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US effort to combat global warming

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  • Polly Ledvina
    At the risk of chasing off more subscribers (or encouraging more dialogue) please consider the following: Soon after President Bush came into office, he broke
    Message 1 of 2 , Feb 14, 2002
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      At the risk of chasing off more subscribers (or encouraging more dialogue) please consider the following:
       
      Soon after President Bush came into office, he broke his campaign promise to reduce carbon dioxide emissions from US power plants. Two weeks
      later, he rejected US participation in the Kyoto Protocol. At that time, however, he promised the US would take it's own steps to combat global warming and formed a Cabinet-level group to study the problem and to develop a set of climate-related policies.   Today, we got a look at that plan.

      The plan proposes to reduce the "emissions intensity" of the economy - that is, the tons of carbon and other greenhouse gases released per million dollars of GDP - by 18 percent over the next ten years. This is meaningless because, in fact, it's almost exactly the amount by which greenhouse gas "intensity" fell between 1990 and 2000, as a result of ongoing capital stock turnover and structural shifts in the economy. Based on the President's own projections of future economic growth, emissions would increase by 14 percent over the next ten years, which is precisely the rate at which they grew during the last ten years. The only way emissions would be reduced from current levels under this kind of plan is if the US suffered a sustained recession -- a situation that is neither desirable nor likely.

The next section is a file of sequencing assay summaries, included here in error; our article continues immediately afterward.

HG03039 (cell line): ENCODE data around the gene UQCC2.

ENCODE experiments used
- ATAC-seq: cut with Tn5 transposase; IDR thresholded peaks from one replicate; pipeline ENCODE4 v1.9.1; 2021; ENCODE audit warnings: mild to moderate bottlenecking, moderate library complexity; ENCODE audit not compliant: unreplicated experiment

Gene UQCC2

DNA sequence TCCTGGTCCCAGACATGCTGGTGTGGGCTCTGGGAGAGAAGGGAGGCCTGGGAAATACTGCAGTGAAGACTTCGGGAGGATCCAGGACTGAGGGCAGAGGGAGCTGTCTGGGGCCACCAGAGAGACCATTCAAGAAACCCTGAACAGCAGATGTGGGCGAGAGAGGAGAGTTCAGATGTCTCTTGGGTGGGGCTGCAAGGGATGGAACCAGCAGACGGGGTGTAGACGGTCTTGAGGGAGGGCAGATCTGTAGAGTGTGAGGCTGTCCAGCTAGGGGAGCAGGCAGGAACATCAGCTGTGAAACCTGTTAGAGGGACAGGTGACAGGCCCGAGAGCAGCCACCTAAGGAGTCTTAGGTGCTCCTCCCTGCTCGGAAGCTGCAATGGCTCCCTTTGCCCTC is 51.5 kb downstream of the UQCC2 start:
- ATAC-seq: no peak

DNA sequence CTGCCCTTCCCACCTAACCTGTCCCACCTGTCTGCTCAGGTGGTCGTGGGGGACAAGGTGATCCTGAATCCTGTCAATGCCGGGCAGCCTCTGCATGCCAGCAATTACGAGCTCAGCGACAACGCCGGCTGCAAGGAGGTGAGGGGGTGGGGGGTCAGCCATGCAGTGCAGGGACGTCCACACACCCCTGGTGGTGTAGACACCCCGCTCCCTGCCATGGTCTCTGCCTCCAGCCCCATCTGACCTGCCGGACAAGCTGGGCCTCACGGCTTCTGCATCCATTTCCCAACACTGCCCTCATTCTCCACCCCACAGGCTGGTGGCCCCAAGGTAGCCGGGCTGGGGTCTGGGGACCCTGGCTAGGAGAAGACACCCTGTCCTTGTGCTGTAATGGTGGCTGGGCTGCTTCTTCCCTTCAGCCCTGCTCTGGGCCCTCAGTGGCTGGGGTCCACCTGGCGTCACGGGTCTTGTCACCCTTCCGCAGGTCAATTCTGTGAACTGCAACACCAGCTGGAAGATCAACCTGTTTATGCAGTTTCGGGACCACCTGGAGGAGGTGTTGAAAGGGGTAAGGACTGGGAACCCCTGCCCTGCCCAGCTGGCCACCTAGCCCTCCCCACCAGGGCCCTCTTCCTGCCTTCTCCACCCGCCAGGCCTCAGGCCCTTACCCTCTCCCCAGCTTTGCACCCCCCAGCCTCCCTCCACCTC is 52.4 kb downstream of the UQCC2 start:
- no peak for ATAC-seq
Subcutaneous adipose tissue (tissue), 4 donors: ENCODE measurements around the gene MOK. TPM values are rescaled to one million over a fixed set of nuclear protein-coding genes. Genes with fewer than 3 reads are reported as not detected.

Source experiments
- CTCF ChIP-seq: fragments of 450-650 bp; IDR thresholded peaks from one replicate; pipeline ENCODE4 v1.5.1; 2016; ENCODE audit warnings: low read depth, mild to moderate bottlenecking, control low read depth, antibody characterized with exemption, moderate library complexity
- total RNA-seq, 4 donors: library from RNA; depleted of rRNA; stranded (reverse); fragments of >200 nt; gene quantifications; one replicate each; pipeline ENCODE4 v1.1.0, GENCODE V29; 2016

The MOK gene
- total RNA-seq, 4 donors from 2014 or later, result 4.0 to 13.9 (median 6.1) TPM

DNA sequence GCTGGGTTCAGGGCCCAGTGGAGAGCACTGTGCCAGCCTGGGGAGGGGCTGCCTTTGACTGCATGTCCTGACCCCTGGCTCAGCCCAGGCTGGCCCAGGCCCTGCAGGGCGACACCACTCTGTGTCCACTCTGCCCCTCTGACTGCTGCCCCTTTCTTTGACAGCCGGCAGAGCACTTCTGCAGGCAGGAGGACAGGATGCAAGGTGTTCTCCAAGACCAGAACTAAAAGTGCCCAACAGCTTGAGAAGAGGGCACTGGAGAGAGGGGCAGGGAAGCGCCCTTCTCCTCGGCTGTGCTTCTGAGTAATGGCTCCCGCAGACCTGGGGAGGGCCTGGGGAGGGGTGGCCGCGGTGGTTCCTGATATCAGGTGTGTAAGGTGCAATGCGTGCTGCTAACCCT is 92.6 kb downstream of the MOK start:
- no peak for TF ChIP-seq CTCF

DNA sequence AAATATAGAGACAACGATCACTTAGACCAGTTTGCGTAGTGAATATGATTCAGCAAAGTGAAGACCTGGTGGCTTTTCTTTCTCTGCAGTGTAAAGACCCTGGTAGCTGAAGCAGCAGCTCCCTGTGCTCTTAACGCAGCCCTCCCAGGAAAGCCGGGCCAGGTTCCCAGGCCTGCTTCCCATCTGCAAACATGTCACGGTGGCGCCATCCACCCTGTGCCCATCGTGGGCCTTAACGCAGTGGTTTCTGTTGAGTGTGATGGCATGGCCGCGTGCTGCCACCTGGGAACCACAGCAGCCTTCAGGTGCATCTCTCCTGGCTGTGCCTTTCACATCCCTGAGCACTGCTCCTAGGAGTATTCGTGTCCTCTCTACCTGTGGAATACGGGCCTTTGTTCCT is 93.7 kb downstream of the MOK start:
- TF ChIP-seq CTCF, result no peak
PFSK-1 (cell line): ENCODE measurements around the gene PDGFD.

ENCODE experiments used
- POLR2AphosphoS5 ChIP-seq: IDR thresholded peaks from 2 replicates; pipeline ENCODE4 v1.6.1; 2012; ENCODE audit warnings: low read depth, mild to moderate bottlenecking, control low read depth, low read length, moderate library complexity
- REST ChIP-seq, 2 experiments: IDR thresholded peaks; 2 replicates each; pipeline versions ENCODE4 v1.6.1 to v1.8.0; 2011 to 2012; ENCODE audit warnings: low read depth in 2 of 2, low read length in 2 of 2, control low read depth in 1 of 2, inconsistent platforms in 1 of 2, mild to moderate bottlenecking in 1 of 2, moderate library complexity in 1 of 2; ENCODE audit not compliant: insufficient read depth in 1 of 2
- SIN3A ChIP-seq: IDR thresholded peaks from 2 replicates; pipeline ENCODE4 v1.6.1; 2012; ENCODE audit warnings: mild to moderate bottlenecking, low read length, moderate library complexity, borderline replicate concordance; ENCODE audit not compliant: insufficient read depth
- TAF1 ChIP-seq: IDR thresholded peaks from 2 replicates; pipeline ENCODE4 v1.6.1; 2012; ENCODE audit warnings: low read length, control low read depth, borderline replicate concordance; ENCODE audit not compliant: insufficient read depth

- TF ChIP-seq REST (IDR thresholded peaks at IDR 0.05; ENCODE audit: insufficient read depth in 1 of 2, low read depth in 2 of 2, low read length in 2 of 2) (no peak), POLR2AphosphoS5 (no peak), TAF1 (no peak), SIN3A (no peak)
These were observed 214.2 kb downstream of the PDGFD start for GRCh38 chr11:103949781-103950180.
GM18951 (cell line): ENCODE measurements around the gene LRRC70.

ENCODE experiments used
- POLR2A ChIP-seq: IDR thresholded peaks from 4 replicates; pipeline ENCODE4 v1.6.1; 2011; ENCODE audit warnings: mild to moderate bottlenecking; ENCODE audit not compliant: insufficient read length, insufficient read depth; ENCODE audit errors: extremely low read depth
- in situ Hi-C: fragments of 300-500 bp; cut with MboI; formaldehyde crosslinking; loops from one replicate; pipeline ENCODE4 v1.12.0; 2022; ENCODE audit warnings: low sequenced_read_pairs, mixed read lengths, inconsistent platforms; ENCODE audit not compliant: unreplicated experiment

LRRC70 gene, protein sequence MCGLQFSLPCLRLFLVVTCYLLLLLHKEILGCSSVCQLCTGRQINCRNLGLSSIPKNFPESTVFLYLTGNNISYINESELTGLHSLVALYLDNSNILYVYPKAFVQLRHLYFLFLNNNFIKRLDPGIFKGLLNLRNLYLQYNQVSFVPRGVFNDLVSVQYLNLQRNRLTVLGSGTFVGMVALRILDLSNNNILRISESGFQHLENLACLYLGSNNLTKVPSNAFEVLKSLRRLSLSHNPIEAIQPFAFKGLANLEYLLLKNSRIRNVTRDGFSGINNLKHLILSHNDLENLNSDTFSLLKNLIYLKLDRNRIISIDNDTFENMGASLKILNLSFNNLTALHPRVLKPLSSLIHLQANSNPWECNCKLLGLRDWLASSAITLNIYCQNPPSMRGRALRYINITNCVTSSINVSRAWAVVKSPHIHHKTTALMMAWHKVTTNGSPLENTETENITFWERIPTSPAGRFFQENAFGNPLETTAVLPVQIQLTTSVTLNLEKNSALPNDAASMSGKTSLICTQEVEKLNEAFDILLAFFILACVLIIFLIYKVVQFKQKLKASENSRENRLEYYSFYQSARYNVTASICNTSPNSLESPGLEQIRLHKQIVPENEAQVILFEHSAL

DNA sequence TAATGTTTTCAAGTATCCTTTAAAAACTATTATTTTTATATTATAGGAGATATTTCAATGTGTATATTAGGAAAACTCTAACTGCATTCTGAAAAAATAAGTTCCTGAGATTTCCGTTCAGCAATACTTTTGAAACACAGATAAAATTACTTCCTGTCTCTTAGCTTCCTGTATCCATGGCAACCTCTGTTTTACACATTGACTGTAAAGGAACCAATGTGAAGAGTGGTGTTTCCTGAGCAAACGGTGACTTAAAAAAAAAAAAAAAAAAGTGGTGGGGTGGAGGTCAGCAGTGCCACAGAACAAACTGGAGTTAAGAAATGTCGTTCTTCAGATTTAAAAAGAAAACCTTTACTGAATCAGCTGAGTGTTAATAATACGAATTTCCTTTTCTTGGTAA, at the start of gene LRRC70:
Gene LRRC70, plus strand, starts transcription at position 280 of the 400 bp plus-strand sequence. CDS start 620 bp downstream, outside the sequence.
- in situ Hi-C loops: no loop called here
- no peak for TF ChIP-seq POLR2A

The Administration's use of "intensity" rather than absolute values is a deception - a useful way to appear to be reducing greenhouse gas emissions while doing nothing. The Plan defines "intensity" as tons C emitted per million dollars of GDP (tons C / M$ GDP). If  emissions growth (the top number) is a fraction of GDP growth (the bottom number) then this number "intensity" will always decrease with time, even though emissions are still increasing. This "intensity" approach is a smoke and mirrors attempt to confuse the public into believing that the administration is acting on greenhouse gas emissions while in fact offering nothing more than "business as usual".